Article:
Copyrights to Giovanni Capriotti © All Rights Reserved

Muddy York Rugby Football Club’s player Danny Perez (standing) and his partner Jonathan Buckley cuddle on the balcony of their condo on Monday July 4, 2016, in Toronto, Ontario. Perez is one of Muddy York Rfc’s best players. He marched, along with his teammates, in the pride parade the day before. The past month was an epic one for Muddy York Rfc. The club, for the first time ever, participated in the Bingham Cup with a full side. Muddy York Rfc is Toronto’s only inclusive rugby side. The team primarily competes against “straight” sides in the Toronto Rugby Union and is affiliated with the International Gay Rugby Board. From the series “Boys Will Be Boys” Copyrights to Giovanni Capriotti © All Rights Reserved

L. M.: In one of your documentary projects, the subject said “singing is a gift from God”; Do you see your pictures as parts of a song that you are singing?
G. C.: I like to look at my pictures as songs, parts of an album, or – if you prefer to see it that way – as a symphony. Music is an association of notes and keys. Visual narratives are the same thing done through visuals.

Read the full interview on Lens Magazine Issue #35

 

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17 AUGUST 2017

Exclusive Interview With Ami Vitale

Exclusive Interview With Ami Vitale
By Anne Pinto-Rodrigues

Ami Vitale on Lens Magazine Issue 35

Ami Vitale on Lens Magazine Issue 35 Photography by: Sarah Isaacs, Ami Vitale© All Rights Reserved.

Ami Vitale’s journey as a photographer, writer and filmmaker has taken her to over 90 countries, where she has witnessed civil unrest and violence, but also surreal beauty and the enduring power of the human spirit. She has lived in mud huts and war zones, contracted malaria and donned a panda suit – all in keeping with her philosophy of ‘living the story’. She is an Ambassador for Nikon and a contract photographer with National Geographic magazine. She has garnered prestigious awards including multiple prizes from World Press Photo, the International Photographer of the Year prize, the Daniel Pearl Award for Outstanding Reporting and was named Magazine Photographer of the Year by the National Press Photographers Association, among others. Vitale now comes home to Montana in between making films and shooting stories about the planet’s most pressing issues, including wildlife on the edge of extinction, climate change-precipitated migration, and the struggles and triumphs of the human spirit. She lectures and teaches workshops throughout the Americas, Europe, and Asia, and her work is exhibited in museums, galleries and private collections worldwide. She is a founding member of Ripple Effect Images, a collective of scientists, writers, photographers and filmmakers with the mission of creating powerful stories illustrating the very specific issues women in developing countries face.

Copyrights to Ami Vitale © All Rights Reserved.

Ramla Sharif roasts coffee inside her home in the village of Choche, Ethiopia. Legend has it that this is the birthplace of coffee. The region is home to the largest pool of genetic diversity of coffee in the world, more than all other coffee-producing countries combined by a huge margin. Copyrights to Ami Vitale © All Rights Reserved.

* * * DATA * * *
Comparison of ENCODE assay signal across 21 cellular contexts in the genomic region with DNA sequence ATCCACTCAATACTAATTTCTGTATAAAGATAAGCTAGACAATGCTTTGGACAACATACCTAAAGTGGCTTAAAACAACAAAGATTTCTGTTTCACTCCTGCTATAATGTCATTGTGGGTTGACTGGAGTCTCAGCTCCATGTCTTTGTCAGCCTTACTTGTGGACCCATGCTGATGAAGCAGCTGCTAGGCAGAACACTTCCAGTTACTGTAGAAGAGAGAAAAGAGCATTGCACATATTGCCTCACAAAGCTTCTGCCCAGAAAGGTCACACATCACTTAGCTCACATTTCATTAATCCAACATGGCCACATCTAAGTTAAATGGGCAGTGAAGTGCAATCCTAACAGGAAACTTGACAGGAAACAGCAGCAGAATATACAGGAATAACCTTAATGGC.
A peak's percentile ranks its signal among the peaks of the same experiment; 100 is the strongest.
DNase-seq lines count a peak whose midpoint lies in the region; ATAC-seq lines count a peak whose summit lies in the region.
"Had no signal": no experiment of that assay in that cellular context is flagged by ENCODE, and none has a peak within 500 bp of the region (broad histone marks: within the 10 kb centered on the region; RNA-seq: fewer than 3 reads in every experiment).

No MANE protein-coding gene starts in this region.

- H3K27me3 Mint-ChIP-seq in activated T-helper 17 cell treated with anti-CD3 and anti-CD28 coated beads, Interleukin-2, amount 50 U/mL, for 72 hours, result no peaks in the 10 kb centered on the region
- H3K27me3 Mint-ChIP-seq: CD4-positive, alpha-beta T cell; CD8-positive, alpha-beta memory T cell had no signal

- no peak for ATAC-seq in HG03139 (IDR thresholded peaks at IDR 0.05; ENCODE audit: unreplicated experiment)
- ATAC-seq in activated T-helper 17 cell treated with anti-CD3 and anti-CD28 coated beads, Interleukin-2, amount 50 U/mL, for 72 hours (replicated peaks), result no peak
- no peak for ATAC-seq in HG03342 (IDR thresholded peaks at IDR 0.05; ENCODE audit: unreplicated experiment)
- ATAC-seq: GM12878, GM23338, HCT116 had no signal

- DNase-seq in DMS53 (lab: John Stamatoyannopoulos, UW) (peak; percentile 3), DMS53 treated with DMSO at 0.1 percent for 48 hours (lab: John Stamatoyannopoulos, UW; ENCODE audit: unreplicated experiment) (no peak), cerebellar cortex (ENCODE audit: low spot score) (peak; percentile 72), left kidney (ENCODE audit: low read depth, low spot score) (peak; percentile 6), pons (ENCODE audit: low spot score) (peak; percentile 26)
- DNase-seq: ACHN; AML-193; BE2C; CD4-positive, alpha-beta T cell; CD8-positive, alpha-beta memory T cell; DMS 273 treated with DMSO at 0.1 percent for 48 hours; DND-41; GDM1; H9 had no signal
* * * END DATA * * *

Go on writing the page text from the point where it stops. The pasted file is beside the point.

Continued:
After more than a decade covering conflict, Vitale couldn’t help but notice that the less sensational – but equally true – stories were often not getting told, like the wedding happening around the corner from the revolution or the triumphs amidst seemingly endless devastation. As a result, she recommitted herself to seek out the stories within and around ‘the story’, and remaining independent, so that she would have the freedom to shoot what she believed deserved to be shared.

Hello Ami! Thank you for agreeing to this interview with Lens Magazine. Please tell us a little bit about yourself and your photography journey.

Growing up, I was very introverted and shy. I found that the camera became my passport to engaging with the world around me. By putting attention on others, it empowered me. What I never imagined was that by empowering myself, I would also be able to amplify voices and stories. Photography became this incredible tool for creating awareness and understanding across cultures and countries, a tool to make sense of our commonalities in the world we share.

Copyrights to Ami Vitale © All Rights Reserved.

Copyrights to Ami Vitale © All Rights Reserved.

Photography has the ability to create change and remind us of the best of humanity, and what we can achieve. I use photography to focus on what connects us. There is a universal truth that we have more in common than we often realize. And it behooves us as journalists and storytellers to give a broader vision of what the world looks like. Stories of love, courage and those that inspire empathy exist. We must work hard to tell stories with a multitude of narratives. We have become attuned to thinking that the things that give us joy and connect us, the things that everyone can identify with, are not worth publishing and not worth showing. Imagine what would happen if we chose to illuminate the things that unite us as human beings rather than only emphasize our differences?

The Guardian Warriors of Northern Kenya Copyrights to Ami Vitale © All Rights Reserved.

The Guardian Warriors of Northern Kenya Copyrights to Ami Vitale © All Rights Reserved.